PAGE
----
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These stories were published Wednesday, Dec. 1, 2004, in Vol. 4, No. 238
Jo Stuart
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A.M. Costa Rica/Clair-Marie Robertson
An early morning gathering of telephone seekers at the Escazú branch
It's a choice between the bed and a new phone
By Clair-Marie Robertson
of the A.M. Costa Rica staff

If you have seen long lines of miserable looking people snaking along the streets of  San José, the chances are those in line are some of the unfortunates who decided to attempt the purchase of a GSM line.  The Instituto Costarricense de Electricidad had 17,000 cellular lines up for grabs, and by the end of play on Monday approximately 8,000 lines remained. 

Upon hearing that so many lines had been sold in the first day, a desperate Tica friend called for help. Her idea was simple. I had been nominated to join the queue in the early hours of Tuesday to make sure she kept her place. At 6 a.m. in Escazú there were already around 50 persons present with cushions and food rations. 

Stefani Fonseca, 18,  a student, had been there since 3 a.m. She said that she felt very tired but was here to hold a place for her brother.  So I wasn't alone.  As I joined the back of the queue, zombified, my thoughts turned to my bed which would have still been warm.  The mood was subdued. Facial expressions were punctuated with the odd eyebrow being raised by someone who had just heard a bit of gossip. Alexis Murillo Muñoz said that having to wait for so long was madness.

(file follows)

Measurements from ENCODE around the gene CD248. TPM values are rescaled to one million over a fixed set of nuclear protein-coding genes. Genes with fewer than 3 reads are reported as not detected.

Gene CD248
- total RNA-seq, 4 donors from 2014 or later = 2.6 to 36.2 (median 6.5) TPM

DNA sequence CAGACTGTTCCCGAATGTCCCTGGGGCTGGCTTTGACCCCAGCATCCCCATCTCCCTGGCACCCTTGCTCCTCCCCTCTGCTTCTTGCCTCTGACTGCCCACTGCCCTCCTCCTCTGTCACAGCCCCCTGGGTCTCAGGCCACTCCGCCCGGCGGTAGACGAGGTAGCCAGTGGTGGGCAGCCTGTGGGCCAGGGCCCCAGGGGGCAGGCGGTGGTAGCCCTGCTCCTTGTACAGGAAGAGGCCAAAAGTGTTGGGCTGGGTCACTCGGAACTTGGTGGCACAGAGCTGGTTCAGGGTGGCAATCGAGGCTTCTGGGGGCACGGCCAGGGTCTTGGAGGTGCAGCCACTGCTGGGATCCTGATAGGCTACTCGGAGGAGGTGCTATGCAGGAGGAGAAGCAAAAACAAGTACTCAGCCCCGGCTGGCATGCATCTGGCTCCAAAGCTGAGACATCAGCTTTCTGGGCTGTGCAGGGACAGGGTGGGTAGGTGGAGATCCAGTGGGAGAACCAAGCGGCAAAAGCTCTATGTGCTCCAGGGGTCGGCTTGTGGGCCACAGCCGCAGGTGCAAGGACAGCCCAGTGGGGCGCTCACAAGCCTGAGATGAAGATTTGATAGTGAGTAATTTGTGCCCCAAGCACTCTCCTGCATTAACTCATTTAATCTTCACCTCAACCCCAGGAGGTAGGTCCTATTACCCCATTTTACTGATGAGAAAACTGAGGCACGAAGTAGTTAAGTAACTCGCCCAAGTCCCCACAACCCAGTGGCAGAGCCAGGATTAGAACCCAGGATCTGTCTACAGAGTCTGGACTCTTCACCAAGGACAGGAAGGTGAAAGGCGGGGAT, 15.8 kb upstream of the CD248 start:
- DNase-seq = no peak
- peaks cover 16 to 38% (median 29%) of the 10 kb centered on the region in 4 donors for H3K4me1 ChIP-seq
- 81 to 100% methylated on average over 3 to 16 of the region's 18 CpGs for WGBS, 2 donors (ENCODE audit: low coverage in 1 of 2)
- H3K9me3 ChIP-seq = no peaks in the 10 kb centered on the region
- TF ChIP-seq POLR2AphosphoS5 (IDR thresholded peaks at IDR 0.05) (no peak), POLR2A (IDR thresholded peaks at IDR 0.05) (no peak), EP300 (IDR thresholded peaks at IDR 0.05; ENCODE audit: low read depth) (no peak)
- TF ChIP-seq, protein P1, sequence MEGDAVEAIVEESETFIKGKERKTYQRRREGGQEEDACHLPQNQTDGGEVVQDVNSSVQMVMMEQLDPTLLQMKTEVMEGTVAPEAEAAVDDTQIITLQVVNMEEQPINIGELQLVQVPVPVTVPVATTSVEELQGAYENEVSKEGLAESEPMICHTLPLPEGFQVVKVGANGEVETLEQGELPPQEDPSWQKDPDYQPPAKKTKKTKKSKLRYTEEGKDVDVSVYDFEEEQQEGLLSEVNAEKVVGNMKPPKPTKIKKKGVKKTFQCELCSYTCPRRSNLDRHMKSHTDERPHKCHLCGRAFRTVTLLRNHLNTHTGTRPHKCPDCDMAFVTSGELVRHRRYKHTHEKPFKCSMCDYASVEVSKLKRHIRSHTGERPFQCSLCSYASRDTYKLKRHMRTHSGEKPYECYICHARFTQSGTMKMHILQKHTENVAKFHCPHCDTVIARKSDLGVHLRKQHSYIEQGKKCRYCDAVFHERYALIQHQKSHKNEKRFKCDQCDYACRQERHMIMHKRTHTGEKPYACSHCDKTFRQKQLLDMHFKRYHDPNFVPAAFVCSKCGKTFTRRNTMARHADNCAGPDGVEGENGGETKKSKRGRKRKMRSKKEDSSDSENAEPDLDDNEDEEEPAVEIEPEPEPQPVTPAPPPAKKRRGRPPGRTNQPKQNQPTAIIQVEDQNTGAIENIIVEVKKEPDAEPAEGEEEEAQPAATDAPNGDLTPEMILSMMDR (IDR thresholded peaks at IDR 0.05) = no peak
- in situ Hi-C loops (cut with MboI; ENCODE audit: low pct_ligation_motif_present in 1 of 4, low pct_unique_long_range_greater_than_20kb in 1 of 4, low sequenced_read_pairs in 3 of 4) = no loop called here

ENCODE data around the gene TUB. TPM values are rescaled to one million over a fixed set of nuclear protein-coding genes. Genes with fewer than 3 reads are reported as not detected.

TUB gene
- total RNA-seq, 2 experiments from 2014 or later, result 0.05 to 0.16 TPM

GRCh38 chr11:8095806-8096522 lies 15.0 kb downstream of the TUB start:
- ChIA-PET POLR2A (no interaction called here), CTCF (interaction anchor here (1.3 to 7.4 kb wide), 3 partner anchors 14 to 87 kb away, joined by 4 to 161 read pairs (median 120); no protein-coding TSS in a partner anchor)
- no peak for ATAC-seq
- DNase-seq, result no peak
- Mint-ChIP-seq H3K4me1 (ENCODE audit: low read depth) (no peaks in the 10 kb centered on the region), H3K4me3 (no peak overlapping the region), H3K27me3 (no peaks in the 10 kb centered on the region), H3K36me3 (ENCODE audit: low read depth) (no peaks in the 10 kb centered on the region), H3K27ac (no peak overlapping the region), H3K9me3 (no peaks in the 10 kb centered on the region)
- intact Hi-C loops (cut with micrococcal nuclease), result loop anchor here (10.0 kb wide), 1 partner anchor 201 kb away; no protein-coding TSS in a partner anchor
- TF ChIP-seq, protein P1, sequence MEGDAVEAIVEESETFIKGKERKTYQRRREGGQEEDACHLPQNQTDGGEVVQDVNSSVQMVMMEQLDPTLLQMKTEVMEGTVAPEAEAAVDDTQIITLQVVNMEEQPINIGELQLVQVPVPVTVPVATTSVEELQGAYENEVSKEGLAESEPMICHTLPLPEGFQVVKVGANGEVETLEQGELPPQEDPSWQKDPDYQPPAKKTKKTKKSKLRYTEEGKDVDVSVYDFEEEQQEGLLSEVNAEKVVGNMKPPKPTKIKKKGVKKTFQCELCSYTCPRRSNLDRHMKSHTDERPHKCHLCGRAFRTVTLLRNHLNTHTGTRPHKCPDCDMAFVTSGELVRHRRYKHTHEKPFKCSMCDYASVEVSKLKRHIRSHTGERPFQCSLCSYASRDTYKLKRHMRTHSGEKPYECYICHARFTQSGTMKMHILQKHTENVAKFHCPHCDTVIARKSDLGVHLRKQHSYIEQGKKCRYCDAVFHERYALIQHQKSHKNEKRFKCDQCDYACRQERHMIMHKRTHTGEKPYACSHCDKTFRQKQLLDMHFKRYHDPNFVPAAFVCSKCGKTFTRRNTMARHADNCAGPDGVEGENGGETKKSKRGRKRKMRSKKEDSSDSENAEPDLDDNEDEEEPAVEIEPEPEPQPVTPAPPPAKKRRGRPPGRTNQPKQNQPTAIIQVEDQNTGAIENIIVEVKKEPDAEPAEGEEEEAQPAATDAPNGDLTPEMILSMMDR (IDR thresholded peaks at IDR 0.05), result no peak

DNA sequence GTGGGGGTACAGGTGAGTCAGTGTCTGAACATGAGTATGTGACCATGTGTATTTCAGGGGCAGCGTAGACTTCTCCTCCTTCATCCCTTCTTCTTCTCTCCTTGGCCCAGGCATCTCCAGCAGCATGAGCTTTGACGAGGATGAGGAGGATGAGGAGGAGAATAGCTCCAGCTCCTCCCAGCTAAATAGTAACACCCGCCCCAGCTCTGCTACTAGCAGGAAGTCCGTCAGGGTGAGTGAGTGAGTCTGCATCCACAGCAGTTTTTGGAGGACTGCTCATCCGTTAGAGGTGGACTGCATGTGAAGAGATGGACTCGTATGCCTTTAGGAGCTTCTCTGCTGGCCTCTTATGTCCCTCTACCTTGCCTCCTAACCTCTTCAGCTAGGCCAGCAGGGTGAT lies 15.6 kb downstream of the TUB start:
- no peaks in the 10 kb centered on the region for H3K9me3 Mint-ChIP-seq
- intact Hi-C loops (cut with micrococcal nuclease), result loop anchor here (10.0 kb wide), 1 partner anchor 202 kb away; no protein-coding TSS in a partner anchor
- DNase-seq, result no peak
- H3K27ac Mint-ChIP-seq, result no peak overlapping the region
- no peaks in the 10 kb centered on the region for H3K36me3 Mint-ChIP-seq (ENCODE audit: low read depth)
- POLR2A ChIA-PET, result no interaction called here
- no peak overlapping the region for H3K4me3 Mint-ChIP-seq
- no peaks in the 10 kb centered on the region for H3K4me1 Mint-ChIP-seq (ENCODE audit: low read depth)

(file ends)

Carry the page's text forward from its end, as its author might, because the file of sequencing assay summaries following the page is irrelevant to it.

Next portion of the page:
As the sun started to rise, things turned nasty. By about 7 a.m. tempers began to flare and a ruckus broke out just in front of me. An elderly woman had been elbowed by a man in the queue. Angered at the thought of losing her place, the woman adopted the only defensive tactic she could think of and began waving her umbrella in close proximity to the mans head. The Fuerza Pública arrived soon after that. The man eventually withdrew, and things became quiet again with the exception of the odd heckler who drove by honking the horn and laughing. 

At 8:10 a.m. the doors to the Escazú branch of  ICE opened. Documents needed for the GSM line, once crisp and neatly folded, were now dog-eared, ripped and crumpled up in sweaty hands.  The line began to slowly shuffle forward. 

What I couldn't understand was why there seemed to be more people in front of me than there were earlier in the morning.  By 8:30 I had barely moved forward a few meters and was relieved when I saw my replacement walking towards me.  My job was done. My stint was over. Hers was just beginning. 

Later Tuesday, about 12:40 p.m., my Tica friend told me that she had gotten her beloved GSM line. After waiting four hours more. 

A mini-editorial

A silly

We have a question. The phone company sells rights to cellular lines to retailers. 

Normally, to get a cellular line, one must first purchase a telephone. When there is no shortage, many retailers will complete the process for a buyer by carrying documents to the local telephone company office so that a new cellular chip may be installed by phone company employees.

Here’s the question: Why doesn’t the telephone company just distribute the chips to the retailer and let the retailer install a chip? A child could do that work, and chip, telephone number and instructions come in one package.

Here’s the answer (we think): But then people would not have to stand in line, and supply and demand would operate to maximize the efficiency of the market.

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Basketball camp here
to feature NBA figures

By Joe Medici 
of the A.M. Costa Rica staff

Several former National Basketball Association figures will host a basketball camp for children this month in Costa Rica. The National Basketball Association and the International Sports Academy sponsor the camp.